(To read the rest of "On Violence’s Most Thought Provoking Foreign Affairs Event of 2016: Trump, Brexit and Bears, Oh My!", please click here.)
One of the most surprising narratives about the 2016 election is that Americans hate trade. Both Donald Trump on the right and Bernie Sanders on the far left blamed free trade agreements for America’s employment issues, focusing their ire on both NAFTA and the doomed Trans-Pacific Partnership agreement. (Though they largely forgot about TTIP, which could be bigger than the TPP.)
Americans probably support free trade agreements because the facts back up that free trade makes the world a better place. Just listen to Fareed Zakaria interview the guy who led the talks for the TPP. Or read these Vox links:
- If you consider all people deserving of good lives, not just Americans, then it’s a good thing that trade lifted 1 billion Chinese people out of poverty.
- NAFTA barely impacted employment in America. (Though it probably affected the Midwest, which is actually just another argument against the electoral college.)
- Overall, trade has decreased the cost of goods for most Americans, especially poorer Americans. (Ironically, ending free trade will probably hurt the poorest Americans, especially red states, while hurting “coastal elites” or the top 1% less.)
- Manufacturing, over the last few years, has actually been increasing in America. This fact seems to undercut every other argument against free trade.
- And even if manufacturing returns to America, automation is a greater threat to blue collar jobs than trade deals.
But I don’t support all trade agreements unconditionally; I support good trade agreements. Some have criticized trade agreements as not doing enough to support workers or protect the environment. Or they give too much power to corporations. And I agree.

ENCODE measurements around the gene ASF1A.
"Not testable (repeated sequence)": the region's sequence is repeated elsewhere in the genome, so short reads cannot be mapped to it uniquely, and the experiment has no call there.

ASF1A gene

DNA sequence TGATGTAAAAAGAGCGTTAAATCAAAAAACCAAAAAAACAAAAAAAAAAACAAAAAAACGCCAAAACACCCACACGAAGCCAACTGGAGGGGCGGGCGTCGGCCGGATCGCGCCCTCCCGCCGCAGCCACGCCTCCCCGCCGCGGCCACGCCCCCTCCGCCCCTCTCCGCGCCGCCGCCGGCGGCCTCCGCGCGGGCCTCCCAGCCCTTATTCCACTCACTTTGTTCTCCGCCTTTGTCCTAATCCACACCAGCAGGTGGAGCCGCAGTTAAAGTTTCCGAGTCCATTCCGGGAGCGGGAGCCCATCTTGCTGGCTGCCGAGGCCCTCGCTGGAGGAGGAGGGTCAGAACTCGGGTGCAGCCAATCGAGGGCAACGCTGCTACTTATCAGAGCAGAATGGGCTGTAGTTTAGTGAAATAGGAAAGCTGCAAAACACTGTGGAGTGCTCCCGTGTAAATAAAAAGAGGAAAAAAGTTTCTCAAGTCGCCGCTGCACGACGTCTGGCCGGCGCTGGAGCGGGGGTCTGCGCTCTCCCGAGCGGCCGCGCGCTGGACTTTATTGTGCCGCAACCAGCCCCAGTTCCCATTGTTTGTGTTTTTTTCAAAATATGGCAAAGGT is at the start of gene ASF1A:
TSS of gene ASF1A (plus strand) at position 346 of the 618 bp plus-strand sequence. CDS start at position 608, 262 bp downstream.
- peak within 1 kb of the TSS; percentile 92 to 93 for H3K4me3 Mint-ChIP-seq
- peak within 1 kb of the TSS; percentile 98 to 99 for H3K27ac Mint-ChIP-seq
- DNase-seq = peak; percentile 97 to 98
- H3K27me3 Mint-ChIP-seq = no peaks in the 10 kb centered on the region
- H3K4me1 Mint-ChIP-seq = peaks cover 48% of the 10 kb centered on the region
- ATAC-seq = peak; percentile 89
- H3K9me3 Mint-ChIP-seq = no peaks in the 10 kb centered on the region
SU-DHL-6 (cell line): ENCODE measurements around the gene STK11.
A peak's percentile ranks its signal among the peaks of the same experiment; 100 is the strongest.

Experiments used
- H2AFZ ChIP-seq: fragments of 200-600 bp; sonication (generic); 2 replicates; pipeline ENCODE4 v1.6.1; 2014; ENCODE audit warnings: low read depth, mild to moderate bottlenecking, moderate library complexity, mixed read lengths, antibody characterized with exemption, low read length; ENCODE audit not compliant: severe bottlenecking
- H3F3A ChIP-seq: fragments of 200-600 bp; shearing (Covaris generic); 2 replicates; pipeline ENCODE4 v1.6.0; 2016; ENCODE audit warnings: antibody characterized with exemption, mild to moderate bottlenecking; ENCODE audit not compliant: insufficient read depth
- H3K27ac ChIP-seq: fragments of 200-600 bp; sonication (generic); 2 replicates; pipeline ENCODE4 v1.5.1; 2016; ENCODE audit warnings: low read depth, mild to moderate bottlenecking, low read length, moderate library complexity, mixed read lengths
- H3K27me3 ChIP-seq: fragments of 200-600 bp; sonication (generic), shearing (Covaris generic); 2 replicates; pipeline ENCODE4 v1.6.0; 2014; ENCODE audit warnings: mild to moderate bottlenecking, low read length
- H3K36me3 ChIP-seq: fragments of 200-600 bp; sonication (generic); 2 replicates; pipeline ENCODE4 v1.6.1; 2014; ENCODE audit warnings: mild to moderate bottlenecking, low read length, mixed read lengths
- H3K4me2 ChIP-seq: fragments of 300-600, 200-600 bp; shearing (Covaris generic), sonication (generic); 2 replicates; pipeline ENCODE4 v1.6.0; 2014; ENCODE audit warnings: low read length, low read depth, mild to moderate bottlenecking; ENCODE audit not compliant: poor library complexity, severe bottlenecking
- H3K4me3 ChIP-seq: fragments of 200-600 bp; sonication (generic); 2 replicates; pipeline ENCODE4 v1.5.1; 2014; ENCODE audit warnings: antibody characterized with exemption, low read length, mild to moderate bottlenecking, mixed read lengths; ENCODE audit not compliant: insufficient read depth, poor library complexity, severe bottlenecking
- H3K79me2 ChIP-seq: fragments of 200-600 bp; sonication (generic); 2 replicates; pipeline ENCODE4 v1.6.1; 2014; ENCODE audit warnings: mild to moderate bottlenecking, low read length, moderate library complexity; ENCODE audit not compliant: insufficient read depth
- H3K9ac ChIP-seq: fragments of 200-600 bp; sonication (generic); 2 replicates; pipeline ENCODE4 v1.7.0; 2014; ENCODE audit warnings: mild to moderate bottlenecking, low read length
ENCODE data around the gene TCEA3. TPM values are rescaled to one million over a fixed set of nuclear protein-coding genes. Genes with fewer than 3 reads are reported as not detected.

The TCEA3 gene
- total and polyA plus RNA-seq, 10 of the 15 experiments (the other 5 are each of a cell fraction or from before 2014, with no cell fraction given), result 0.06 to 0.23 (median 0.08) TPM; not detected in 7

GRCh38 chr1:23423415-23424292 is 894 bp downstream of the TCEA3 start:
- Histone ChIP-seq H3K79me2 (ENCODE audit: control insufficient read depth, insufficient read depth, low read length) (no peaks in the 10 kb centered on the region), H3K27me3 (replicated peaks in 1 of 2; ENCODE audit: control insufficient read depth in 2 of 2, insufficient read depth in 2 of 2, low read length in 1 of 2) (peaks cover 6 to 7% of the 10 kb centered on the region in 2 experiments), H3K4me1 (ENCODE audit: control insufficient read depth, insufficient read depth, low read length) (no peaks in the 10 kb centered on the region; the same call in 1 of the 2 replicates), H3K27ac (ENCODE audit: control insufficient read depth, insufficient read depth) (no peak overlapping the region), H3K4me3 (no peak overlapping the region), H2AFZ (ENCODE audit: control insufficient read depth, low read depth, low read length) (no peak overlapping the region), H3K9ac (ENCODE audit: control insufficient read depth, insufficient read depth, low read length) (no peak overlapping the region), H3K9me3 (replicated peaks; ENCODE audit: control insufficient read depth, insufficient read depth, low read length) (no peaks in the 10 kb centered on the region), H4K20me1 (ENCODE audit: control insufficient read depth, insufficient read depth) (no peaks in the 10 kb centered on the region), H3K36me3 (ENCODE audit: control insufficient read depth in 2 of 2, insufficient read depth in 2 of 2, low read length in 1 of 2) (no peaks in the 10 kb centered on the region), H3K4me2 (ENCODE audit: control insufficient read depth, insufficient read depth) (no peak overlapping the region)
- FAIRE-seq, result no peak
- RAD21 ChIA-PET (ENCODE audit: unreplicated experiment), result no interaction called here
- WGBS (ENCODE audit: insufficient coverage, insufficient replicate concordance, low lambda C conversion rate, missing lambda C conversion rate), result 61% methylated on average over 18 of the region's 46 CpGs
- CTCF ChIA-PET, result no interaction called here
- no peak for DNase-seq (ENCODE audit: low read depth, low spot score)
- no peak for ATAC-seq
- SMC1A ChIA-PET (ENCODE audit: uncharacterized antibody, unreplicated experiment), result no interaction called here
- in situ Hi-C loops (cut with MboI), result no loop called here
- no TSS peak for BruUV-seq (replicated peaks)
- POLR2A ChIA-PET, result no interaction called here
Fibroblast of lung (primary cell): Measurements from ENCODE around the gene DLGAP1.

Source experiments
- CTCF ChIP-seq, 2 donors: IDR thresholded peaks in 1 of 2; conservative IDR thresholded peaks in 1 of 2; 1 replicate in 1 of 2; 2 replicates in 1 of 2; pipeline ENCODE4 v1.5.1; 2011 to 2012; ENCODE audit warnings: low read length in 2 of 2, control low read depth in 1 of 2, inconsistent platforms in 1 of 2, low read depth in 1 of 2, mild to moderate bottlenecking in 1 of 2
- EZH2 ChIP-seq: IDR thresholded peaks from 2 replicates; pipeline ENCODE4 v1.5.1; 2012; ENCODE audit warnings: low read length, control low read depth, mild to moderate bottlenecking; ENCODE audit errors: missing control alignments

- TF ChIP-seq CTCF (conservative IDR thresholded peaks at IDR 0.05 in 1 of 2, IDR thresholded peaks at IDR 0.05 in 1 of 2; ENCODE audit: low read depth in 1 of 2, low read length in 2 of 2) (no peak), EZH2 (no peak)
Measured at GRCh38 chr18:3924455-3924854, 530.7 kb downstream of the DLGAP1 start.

However, if the alternative to bad trade deals is no trade deals, that means you still don’t have protection for the environment or workers. Plus, you now have the potential for huge tariffs which could cripple the global economy. Of course, trade deals will still happen, with or without America. From NPR (emphasis mine):
WENDY CUTLER: A lot of other TPP countries...are now actively figuring out their plan B.
NORTHAM: That plan B could involve trade deals with China, says Meredith Sumpter, an Asia specialist at the Eurasia Group...
...China wasn't a part of the TPP. But it is already leading another free-trade deal called the Regional Comprehensive Economic Partnership, or RCEP, involving 10 Asian countries. About half of the countries involved in the TPP are signaling interest in that deal.
SUMPTER: Moving toward the RCEP would be an easy answer to trying to find something to replace the TPP. However, the RCEP is actually a much lower-quality trade pact than the TPP.
NORTHAM: The TPP was touted as the gold standard of trade pacts because of its stringent rules and protections for things such as labor, the environment and intellectual property - not so with the China-led trade deal, which just focuses on lowering tariffs.
So by pulling out of the TPP, we went from having a trade deal with some (albeit questionable) protections for the environment, workers and IP to none. By not having a seat at the table, it looks like America (and liberal activists) just made things worse for the environment, workers and the global economy.
I doubt that was their intention.